By Lara Vosburgh
I am not going to talk about who is right or wrong in the renewed conflict. Both sides suffer and both sides lose lives. I am an Israeli and as one I will write about how Israelis of all kinds do their best to continue living and sanctifying their time on earth. All of Israel is traumatized by the rockets including me, my mother, and friends. But when Israeli families go to the shelter, they play games with their children, talk about good memories, and make arts and crafts. In my mom’s building there is no shelter. When there is a siren my mom, myself and all of our neighbors gather in the stairway. My mother has a special siren stash of candy for the younger kids of the building. Everyone seems to be coping relatively well, except for one little dog that yaps her head off with every siren. I cried for the first time today from these sirens and colossal booms. Before the tears have had a chance to dry my mom’s as she tries to put a smile on my face and a laughter in my throat.
There are even some wonderful parts to what I like to call the “missile mania.” It serves as a type of Cupid; many couples met during the sirens streak of 2014 I have practiced over the years getting dressed in less than half a minute (ahh…the skills you develop when you need to). I also never thought I would be studying for my finals at a friend’s shelter inside her parent’s closet. Focusing on something else helps a lot and especially when the topic is interesting. Of course, as I have written earlier, making jokes about the situation is always fun and helpful. Finally, what really helps put things in proportion is when I think about how terrible and traumatic the lives of the Israelis are who live around Gaza and how sad it is that people including me in Tel Aviv understands this only when rockets are landing on our own heads. Now that things are getting worse, finally my half-sister (who is not Israeli) really understands what it is like to live in the Wild Wild West that is the Middle East. ”I never thought it was as bad as that for Israelis,’ she said.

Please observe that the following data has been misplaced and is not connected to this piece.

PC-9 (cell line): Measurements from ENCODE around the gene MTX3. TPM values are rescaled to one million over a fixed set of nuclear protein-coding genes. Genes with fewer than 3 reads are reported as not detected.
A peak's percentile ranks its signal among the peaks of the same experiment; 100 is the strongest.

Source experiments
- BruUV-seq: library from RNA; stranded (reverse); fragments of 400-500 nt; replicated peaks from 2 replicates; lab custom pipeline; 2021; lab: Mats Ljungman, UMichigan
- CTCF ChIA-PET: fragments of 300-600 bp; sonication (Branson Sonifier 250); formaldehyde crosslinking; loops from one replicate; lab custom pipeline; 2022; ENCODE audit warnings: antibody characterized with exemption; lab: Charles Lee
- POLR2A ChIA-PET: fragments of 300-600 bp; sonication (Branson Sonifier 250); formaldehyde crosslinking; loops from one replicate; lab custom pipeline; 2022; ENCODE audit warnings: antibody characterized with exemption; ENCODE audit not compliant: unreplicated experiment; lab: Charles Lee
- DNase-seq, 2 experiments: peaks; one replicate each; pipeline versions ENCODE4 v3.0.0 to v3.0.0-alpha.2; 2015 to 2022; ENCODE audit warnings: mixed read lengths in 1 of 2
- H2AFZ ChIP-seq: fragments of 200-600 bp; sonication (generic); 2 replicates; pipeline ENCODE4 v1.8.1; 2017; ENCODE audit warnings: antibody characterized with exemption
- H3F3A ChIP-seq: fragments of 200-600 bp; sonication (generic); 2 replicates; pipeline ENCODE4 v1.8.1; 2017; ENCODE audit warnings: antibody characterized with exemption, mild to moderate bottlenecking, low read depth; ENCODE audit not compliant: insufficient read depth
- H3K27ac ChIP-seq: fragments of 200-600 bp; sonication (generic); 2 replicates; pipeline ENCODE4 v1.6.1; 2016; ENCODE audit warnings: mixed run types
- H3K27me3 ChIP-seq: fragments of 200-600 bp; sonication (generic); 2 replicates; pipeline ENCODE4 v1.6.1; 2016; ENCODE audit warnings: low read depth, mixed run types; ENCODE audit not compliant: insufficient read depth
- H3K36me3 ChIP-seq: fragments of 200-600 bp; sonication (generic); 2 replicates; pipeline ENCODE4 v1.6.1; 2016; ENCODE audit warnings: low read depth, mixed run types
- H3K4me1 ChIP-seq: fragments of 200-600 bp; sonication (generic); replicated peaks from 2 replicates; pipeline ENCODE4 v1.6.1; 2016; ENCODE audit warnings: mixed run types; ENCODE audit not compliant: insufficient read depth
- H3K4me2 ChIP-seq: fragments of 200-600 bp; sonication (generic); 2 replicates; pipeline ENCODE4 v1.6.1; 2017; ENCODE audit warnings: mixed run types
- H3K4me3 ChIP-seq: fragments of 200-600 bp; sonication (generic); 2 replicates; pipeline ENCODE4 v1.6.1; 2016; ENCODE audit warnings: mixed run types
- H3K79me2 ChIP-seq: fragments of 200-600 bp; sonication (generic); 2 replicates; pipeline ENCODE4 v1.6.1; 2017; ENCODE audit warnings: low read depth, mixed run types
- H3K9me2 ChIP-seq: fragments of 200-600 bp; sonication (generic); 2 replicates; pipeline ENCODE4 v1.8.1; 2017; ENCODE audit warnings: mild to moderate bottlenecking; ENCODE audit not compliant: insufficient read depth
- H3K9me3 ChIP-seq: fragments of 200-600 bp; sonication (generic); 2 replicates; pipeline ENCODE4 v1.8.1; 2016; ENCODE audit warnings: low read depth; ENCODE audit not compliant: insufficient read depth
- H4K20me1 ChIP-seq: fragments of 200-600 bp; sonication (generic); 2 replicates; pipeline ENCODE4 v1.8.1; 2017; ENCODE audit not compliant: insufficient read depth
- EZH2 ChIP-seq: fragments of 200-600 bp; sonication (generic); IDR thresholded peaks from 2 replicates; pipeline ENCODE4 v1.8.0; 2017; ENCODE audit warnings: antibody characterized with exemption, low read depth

Essentially watching the Israeli news on TV is like Watching ‘Fauda’. Listening to the news every hour on the radio is like listening to a suspenseful and violent audiobook. Just like in our worst nightmares, the worst things take place. Falling asleep without a sleeping pill is impossible because you are too scared something will happen. Then when you are finally sleeping too deep due to the sleeping pill, you do not wake up for the siren. And then — well, may G-d protect you. I call my mom ten million times a day to make sure she is okay. She lost her brother who was a paratrooper in the IDF during the Yom Kippur War. She knows what the grave costs of war are, and she knows how to cope with stressful situations. I do not know what I would do without her. I check my WhatsApp obsessively to see if anything has happened. The oddest thing is that history is repeating itself on my street of Ben Zion Boulevard (near Rothschild). In 1941, Mussolini’s forces fired missiles on my street and 41 people died. May they all rest in peace. I do not have kids yet, but I dread the day I will bring them into this reality. My children will obviously have to go to the military like I did. Whoever tells you otherwise is delusional. Even if we attain peace with the Palestinians, we will still need an army because we will never stop being attacked. this does not mean we should not make peace. Peace is a choice — a hard choice to make and as long as the leaderships on both sides don’t agree to disagree about certain things, we shall not see peaceful days during our lifetimes.